The president of the European Central Bank (ECB) has insisted the euro is not going to collapse.
Speaking to the Le Monde newspaper, Mario Draghi said the single European currency is not in danger.
He acknowledged that many analysts have been foreseeing the possibility of a "eurozone blow-up".
However, he stressed they are not bearing in mind the political capital that has been invested in the monetary union by its members.
Mr Draghi said this means the euro is "irreversible".
Speaking afterwards, foreign exchange specialist HiFX said this was not enough to inject confidence into the markets, as they are still waiting for action to be taken to safeguard Spain.
"The widely anticipated decision to restart the purchase of government bonds under the Securities Markets Programme would have been pivotal," said director Jason Gaywood.
Indeed, he said this would have represented a "rescue for Spain from exploding borrowing costs", as well as a "newfound willingness to alienate the previously untouchable Germany" for the benefit of the eurozone as a whole.
Mr Gaywood noted that Germany has long been against such a move and believes the ECB's constitution bars it from acting in this way.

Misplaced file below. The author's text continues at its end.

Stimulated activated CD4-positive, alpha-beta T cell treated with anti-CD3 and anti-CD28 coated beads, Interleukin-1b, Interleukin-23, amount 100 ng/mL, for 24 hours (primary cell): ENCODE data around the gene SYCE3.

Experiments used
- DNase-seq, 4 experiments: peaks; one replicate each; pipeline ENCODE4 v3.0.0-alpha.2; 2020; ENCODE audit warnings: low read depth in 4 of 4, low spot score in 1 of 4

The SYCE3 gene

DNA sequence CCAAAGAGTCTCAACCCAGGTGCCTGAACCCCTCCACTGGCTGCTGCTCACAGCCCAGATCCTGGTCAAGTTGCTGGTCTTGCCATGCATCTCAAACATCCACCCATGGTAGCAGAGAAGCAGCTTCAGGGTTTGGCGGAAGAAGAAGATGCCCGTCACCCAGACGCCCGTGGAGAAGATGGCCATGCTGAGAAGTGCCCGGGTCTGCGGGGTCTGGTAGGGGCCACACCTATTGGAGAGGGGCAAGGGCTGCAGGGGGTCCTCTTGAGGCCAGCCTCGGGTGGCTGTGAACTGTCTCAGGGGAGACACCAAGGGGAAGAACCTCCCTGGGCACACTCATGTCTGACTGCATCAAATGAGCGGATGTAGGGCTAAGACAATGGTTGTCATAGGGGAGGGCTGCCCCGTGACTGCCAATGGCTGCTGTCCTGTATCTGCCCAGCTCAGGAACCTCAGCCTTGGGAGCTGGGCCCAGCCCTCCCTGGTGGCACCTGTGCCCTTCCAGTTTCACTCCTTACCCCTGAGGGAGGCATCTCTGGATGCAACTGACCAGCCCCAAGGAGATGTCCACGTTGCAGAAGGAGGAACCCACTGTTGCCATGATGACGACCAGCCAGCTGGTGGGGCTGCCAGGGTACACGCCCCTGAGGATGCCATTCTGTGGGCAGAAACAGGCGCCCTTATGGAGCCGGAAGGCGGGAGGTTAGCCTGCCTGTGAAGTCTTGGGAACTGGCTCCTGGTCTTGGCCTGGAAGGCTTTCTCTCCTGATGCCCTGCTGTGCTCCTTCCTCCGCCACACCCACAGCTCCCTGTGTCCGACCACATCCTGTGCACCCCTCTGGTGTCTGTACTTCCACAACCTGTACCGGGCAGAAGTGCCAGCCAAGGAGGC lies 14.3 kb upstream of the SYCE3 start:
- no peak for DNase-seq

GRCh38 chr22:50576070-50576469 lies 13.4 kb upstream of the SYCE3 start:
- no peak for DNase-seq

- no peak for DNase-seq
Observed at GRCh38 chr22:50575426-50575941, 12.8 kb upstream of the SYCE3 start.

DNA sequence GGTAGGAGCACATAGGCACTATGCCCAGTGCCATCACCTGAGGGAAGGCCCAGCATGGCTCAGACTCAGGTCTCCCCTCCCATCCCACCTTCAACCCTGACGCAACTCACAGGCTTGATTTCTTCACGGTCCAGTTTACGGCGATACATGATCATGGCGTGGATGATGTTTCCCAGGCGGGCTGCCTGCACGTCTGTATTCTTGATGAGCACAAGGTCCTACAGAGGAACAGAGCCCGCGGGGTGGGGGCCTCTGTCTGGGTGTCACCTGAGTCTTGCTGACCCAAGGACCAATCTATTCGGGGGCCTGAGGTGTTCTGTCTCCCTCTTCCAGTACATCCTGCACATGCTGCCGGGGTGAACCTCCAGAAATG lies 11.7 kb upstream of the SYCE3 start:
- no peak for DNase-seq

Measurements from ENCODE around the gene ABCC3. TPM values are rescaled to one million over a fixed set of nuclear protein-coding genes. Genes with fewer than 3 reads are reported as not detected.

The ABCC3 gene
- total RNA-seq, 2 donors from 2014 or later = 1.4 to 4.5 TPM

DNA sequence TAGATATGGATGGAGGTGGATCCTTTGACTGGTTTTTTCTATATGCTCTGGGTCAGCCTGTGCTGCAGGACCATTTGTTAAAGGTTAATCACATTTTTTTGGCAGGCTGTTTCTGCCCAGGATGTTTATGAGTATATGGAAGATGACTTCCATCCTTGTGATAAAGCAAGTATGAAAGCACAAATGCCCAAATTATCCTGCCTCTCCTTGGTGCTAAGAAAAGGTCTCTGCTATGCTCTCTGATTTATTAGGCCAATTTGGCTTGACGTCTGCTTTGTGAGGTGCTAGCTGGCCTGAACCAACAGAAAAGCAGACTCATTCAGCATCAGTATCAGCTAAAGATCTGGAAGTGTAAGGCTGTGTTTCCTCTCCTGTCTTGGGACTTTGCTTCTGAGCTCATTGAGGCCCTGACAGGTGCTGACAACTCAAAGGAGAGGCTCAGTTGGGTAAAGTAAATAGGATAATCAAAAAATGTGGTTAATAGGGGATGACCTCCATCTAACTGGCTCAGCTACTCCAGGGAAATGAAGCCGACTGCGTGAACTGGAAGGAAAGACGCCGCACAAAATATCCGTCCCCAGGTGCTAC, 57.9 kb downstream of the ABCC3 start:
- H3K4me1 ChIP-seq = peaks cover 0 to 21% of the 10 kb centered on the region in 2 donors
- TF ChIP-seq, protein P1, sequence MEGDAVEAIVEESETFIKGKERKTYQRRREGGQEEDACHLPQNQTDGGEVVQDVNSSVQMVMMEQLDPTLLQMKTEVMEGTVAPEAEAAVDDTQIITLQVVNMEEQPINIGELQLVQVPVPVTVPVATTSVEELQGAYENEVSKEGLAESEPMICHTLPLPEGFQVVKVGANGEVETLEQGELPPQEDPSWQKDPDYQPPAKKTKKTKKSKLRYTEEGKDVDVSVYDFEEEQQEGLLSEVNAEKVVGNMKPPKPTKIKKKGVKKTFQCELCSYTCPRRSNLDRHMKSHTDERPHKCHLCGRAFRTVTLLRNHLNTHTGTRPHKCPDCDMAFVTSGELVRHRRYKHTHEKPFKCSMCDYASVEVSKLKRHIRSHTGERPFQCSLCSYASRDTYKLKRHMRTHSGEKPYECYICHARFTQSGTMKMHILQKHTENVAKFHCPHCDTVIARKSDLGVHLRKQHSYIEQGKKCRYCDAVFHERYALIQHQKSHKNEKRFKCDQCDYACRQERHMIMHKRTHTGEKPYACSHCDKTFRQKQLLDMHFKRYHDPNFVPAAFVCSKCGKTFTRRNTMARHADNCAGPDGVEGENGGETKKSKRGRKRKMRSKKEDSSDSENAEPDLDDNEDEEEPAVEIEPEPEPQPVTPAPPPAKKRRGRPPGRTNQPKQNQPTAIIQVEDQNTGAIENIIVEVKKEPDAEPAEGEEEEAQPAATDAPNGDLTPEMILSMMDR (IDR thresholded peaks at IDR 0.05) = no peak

This, he said, means the markets will believe the ECB still wants to "placate the Bundesbank".
Mr Gaywood added that Germany is the financial institution's "biggest funder" and the "powerhouse of Europe", which means upsetting it is not an appealing option.
Nevertheless, he said the ECB appears to have recognised the gravity of the situation in Europe and seems to genuinely have the desire to safeguard the euro.
This comes shortly after Mr Draghi insisted the ECB is "ready to do whatever it takes to preserve the euro" and that this would be enough to safeguard the currency. He also noted the euro is in a "much, much stronger" position than many people readily acknowledge.